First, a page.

6. Victims, Perpetrators And The Public Audience
In its common usage, the concept of social trauma refers to a community of victims. The trauma of the victims resulted from a profound and unexpected denial of their claims on dignity and autonomy as subjects and cohumans. Instead, they have been treated as objects that could be traded, used, deported, oppressed, and killed. Like objects, they were considered as cases of a category deprived of a name, a face, and a place in the community. Slavery and genocide, displacement, and mass violence are the paradigm cases of this dehumanizing treatment of victims. Immediately after the traumatizing event the surviving victims, because of shame and shock, can hardly report on their suﬀering—they are muted and sometimes they are even isolated from the regular members of their community in special camps or asylums. It is only from a temporal or social distance that the suﬀering of victims is remembered, that they are recognized as subjects and symbolically reintegrated into the community. This recognition, remembering, and reintegration cannot be achieved by the descendants of the victims alone. Instead, it requires the participation of an impartial public or of a noninvolved third party who consents to this process and agrees with the cultural self-deﬁnition of victims. If a nation or an ethnic group claims the identity of traumatized victim, it remains a contingent question as to whether other nations or groups recognize this claim in a public debate.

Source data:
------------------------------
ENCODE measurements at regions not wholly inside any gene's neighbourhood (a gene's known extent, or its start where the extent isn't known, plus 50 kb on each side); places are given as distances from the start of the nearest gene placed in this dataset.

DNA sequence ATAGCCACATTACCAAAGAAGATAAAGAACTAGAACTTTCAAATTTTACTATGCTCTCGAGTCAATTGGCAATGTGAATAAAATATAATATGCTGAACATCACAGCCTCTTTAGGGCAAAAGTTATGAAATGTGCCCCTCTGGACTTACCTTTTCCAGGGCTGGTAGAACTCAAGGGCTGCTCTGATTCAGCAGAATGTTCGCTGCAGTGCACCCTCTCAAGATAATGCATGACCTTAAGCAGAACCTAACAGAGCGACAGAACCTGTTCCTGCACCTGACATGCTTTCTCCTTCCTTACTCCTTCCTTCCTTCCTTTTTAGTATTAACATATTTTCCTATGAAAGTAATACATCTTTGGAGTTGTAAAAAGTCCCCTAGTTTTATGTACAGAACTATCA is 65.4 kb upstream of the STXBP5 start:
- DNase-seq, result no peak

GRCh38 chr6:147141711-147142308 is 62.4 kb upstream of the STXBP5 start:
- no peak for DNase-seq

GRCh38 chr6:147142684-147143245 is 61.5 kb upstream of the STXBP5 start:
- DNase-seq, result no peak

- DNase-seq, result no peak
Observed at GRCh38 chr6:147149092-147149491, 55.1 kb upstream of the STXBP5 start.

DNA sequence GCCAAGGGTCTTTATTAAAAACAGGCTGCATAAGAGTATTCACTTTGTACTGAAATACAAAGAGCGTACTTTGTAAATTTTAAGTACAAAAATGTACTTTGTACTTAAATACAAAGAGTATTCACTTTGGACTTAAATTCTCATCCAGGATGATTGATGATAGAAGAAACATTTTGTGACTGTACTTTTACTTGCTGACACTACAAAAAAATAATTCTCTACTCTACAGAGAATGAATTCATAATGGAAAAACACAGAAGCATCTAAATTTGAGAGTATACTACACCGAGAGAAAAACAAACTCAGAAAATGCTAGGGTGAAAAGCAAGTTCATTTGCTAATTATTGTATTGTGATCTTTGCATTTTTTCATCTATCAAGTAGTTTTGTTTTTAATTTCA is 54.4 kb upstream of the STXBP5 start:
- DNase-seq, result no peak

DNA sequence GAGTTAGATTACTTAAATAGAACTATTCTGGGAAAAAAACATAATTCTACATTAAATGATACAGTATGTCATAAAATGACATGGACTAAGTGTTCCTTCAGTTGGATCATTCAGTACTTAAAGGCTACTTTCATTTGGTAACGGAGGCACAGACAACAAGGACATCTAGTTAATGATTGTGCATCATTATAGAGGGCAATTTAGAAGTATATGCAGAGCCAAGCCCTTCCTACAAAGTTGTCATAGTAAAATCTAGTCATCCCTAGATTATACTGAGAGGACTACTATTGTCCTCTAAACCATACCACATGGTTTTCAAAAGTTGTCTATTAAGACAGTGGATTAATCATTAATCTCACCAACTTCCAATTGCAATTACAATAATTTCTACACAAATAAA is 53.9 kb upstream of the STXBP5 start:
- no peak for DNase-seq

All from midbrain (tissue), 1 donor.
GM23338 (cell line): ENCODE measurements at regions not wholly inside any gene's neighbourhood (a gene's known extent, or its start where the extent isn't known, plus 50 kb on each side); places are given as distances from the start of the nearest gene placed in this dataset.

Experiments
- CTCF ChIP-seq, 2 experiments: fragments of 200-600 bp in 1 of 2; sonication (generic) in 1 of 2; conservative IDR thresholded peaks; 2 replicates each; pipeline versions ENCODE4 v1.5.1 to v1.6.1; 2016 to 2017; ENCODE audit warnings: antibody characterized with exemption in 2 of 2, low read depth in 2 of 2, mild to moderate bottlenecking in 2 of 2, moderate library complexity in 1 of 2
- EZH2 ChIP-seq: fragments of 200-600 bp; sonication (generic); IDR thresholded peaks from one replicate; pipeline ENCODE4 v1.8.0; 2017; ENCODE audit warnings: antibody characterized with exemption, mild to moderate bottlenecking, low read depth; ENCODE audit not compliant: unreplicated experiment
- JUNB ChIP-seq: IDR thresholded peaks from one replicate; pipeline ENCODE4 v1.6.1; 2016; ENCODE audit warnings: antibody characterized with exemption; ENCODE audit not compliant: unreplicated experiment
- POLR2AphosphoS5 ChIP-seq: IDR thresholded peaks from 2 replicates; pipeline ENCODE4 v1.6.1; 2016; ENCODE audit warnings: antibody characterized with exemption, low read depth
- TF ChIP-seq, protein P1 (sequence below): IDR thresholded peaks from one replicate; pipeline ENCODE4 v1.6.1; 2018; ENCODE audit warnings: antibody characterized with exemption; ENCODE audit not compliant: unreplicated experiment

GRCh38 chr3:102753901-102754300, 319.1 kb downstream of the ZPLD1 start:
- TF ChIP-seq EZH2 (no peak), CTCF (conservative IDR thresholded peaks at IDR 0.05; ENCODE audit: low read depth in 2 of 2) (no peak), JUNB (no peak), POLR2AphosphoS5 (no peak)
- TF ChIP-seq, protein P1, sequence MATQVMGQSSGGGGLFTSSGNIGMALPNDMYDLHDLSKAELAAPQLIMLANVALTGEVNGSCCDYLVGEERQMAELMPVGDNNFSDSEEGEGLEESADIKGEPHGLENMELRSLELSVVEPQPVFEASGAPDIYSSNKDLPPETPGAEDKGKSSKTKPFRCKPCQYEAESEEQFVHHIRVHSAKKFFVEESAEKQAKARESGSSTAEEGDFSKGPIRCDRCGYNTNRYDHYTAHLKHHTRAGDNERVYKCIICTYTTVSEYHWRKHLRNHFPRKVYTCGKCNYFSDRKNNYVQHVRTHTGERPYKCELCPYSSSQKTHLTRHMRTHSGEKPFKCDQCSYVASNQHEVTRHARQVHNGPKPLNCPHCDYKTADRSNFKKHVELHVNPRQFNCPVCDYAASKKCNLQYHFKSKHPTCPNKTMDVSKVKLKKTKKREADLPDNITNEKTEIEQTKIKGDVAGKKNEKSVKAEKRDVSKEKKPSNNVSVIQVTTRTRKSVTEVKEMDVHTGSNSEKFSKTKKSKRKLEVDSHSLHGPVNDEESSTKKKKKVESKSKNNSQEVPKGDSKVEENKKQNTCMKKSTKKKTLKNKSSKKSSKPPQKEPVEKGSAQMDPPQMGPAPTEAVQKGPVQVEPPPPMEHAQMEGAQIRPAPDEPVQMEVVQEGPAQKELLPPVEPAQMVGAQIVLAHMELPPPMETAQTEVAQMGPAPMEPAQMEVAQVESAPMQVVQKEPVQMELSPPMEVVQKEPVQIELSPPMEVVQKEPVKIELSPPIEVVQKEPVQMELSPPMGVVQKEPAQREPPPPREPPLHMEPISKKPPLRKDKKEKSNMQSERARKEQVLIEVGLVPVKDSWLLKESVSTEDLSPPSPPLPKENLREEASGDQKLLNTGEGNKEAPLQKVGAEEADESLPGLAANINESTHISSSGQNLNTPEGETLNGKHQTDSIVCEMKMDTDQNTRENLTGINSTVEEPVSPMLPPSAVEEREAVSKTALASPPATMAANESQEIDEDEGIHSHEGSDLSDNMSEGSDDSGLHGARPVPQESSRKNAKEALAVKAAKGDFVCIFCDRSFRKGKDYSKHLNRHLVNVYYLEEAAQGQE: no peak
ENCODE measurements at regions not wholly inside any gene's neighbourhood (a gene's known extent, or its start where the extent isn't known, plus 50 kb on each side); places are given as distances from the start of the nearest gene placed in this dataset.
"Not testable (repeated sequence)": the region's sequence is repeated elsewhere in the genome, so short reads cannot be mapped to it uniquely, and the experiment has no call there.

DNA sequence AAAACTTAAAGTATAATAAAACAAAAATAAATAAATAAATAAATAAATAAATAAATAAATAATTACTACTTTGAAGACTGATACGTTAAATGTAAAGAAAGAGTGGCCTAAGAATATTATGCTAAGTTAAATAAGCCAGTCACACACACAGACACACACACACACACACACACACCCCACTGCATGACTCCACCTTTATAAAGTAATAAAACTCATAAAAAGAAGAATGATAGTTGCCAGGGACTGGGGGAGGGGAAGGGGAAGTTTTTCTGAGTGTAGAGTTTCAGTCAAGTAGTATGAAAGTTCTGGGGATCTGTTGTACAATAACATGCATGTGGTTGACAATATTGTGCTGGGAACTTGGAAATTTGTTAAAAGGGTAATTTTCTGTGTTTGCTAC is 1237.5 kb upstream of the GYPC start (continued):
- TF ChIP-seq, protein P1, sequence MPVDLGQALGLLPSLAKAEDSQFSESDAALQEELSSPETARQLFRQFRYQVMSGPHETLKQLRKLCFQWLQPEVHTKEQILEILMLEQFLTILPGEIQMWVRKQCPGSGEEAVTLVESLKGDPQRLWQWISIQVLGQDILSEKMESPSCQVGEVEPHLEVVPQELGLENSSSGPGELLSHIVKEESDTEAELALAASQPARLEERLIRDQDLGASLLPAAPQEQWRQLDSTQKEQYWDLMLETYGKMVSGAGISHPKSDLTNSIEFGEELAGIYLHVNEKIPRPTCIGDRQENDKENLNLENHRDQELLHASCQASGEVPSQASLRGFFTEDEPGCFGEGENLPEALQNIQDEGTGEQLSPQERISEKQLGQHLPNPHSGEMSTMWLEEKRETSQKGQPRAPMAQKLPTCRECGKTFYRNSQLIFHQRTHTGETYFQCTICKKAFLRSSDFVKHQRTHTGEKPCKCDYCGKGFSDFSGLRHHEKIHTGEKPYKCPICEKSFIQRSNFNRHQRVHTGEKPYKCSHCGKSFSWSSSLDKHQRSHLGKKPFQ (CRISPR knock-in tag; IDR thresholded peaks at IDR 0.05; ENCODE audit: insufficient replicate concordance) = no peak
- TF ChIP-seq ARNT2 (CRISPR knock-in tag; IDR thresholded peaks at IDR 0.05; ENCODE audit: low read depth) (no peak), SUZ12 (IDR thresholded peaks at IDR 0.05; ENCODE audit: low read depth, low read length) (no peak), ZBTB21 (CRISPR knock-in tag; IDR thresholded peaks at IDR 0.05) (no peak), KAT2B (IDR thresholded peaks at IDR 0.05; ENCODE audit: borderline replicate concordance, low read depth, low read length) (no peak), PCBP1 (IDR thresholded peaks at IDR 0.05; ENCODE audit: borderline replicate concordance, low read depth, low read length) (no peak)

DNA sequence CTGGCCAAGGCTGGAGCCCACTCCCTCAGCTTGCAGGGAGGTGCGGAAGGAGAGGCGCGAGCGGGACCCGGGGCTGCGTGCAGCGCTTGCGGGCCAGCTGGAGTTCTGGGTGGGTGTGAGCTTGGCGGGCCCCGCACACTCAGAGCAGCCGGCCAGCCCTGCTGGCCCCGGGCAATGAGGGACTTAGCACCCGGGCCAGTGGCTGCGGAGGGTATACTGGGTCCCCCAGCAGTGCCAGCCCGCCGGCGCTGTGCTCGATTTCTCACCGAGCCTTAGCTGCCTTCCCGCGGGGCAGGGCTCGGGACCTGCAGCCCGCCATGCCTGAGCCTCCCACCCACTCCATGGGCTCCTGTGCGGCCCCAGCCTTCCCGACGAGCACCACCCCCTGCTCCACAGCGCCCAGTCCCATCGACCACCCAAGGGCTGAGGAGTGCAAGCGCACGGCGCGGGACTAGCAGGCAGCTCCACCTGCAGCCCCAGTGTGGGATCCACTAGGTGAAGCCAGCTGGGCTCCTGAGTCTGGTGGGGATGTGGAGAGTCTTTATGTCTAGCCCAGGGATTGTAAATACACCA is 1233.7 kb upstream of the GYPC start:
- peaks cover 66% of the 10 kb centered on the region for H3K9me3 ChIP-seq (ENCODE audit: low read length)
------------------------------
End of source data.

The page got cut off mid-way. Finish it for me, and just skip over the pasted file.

In contrast to a vast range of research on the trauma of victims, relatively few studies center upon the trauma of perpetrators. The trauma of perpetrators results from the fact that they violated fundamental moral principles, ensuring not only the victims’ status as subjects, but also their own status. Because of their shame and their ignorance, perpetrators tend to be silent and to deny the moral crisis that they have caused. In this case, even more than in the case of victims, a strong third party is required to publicly debate the victimization and insist on stigmatizing the perpetrators. Particular institutions like courts of justice, or professional experts like medical doctors, can also take this position of a noninvolved third party. Only in exceptional cases, however, is the trauma of perpetrators accepted by those who were directly and actively involved in creating the traumatizing event. Instead, it is mainly the succeeding generation and other noninvolved members of the community who can speak of the collective trauma and admit publicly to the collective guilt. Like the social trauma of victims, the trauma of perpetrators also leads to public contestations and conﬂicts about the question of how the boundaries of the traumatized community of victims or of perpetrators will be demarcated. It also determines who has to be included, even if he or she was not directly concerned as an individual person. In the course of this debate the social trauma of victims and perpetrators is turned into the core of a public discourse about the collective identity of the nation or of the other communities involved. As such, it tends to replace the traditional public representation of national identity that showed the nation as a triumphant or tragic hero resisting its adversaries. This demise of heroism and the rise of social trauma as the core reference for national identity is reﬂected in public monuments, museums, and movies, but also by the rhetoric and the rituals of political representatives who remember the victims of the past in public.